cinematic roots of: ‘Resident Evil: Afterlife 3D’

No movie springs from a vacuum. There are always influences from past examples of the genre, from the previous work of the filmmakers and stars, even from similar films that don’t quite work. If you want to understand where a movie is coming from, take a look at where it’s coming from.

In Resident Evil: Afterlife 3D, the 187th installment in the series, Milla Jovovich continues kicking zombie ass in… and this time it’s in 3D! This flick sprang from (among other films):

28 Days Later (2002), probably the best of the recent reimaginings of the zombie subgenre, and not just for its innovation of really fast, really angry zombies: it’s also, intriguingly, more about how civilization falls apart in the aftermath of a zombie apocalypse than it is about making wandering a zombie afterscape look really cool.

The Book of Eli (2010), if you like a cool-looking postapocalyptic afterscape; here Denzel Washington battles not zombies but opportunistic postdisaster warlords.

The Stand (1994), one of the greatest end-of-the-world-as-we-know-it stories — which also, like Resident Evil, begins when a virus escapes a secret mad-science bunker; the TV miniseries is so enthralling an adaptation from Stephen King’s book that even though it’s six hours long, you wish it could go on longer.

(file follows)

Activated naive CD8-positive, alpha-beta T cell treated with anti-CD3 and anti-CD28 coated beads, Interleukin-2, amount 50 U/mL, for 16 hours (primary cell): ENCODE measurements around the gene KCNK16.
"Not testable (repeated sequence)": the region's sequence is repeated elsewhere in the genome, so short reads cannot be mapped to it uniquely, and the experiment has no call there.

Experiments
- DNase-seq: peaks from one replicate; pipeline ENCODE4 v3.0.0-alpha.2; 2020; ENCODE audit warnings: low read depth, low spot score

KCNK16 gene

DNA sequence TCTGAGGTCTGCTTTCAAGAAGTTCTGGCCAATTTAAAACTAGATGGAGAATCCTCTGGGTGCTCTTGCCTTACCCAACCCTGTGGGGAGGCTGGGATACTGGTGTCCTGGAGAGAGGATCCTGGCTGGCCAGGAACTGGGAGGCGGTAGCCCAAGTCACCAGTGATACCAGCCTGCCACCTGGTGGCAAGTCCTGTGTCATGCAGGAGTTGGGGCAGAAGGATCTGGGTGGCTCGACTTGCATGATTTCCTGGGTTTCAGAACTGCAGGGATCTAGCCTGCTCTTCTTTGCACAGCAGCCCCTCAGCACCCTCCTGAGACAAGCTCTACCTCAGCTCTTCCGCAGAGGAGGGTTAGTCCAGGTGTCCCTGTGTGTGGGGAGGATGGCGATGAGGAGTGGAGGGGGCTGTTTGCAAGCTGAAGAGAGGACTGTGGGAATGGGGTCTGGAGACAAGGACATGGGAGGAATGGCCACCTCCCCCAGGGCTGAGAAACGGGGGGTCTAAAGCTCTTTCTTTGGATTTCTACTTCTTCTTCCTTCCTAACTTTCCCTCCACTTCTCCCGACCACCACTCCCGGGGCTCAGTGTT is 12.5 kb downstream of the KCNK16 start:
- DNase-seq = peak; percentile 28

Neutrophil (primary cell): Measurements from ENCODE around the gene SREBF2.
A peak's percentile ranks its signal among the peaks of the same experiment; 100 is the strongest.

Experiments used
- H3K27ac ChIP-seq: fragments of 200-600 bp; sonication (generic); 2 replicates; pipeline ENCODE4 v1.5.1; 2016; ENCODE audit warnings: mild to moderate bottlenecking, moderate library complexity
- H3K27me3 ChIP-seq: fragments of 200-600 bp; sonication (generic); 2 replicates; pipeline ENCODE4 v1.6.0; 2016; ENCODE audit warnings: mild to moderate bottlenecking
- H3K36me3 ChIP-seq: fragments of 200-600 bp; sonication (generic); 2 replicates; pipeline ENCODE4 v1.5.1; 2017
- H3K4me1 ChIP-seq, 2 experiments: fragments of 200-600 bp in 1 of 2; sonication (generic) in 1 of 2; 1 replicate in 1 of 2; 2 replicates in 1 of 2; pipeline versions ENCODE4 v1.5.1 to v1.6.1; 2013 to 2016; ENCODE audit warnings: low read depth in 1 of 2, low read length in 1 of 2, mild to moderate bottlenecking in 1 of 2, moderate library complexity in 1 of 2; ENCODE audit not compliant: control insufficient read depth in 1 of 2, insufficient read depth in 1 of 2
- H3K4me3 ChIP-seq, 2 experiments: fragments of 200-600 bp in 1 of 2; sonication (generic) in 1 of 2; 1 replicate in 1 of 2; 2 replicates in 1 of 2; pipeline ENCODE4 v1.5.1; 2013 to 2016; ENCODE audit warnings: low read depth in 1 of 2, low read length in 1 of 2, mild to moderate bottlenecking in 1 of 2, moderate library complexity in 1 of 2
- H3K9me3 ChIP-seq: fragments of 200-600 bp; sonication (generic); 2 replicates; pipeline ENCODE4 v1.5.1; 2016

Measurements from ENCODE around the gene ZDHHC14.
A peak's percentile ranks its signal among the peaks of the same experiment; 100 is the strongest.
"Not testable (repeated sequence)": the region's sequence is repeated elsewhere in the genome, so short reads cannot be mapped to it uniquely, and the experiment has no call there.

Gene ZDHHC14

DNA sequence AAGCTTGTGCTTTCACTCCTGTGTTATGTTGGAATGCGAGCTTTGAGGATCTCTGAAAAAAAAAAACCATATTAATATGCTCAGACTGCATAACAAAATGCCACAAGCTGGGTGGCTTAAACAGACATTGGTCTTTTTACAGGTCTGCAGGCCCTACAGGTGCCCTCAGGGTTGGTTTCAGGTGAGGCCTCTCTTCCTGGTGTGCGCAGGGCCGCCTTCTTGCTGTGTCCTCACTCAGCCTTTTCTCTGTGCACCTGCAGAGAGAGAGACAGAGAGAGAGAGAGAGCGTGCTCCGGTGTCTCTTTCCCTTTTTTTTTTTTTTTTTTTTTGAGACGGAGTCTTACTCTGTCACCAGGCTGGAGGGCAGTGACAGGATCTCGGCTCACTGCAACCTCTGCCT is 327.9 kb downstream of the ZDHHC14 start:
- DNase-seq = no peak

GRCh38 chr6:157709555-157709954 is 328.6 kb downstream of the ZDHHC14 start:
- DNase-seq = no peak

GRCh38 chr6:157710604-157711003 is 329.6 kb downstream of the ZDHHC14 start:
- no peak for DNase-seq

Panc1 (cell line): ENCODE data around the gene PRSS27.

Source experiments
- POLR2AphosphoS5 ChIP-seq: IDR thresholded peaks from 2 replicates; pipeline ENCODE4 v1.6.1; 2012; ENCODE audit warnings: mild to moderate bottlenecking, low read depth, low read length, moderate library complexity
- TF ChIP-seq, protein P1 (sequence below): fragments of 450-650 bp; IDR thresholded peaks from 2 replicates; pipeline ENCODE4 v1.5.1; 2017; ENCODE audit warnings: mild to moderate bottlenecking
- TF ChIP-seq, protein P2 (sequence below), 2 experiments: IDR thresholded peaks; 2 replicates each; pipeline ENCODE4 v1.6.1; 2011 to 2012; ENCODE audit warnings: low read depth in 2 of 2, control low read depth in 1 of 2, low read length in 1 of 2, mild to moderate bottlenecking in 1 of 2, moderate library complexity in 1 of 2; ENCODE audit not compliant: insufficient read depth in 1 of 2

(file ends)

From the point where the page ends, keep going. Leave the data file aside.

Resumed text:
Mortal Kombat (1995), if you really need a fix of crappy videogame movie; here, director Paul W.S. Anderson helped ignite the craze for movies based on shoot-’em-up games — the subgenre endures even though all such movies feel tediously like watching someone else play those games.
Where to buy:
The Book of Eli [Region 1/U.S.] [Region 1/Can.] [Region 2]
Mortal Kombat [Region 1/U.S.] [Region 1/Can.] [Region 2]
The Stand [Region 1/U.S.] [Region 1/Can.] [Region 2]
28 Days Later [Region 1/U.S.] [Region 1/Can.] [Region 2]

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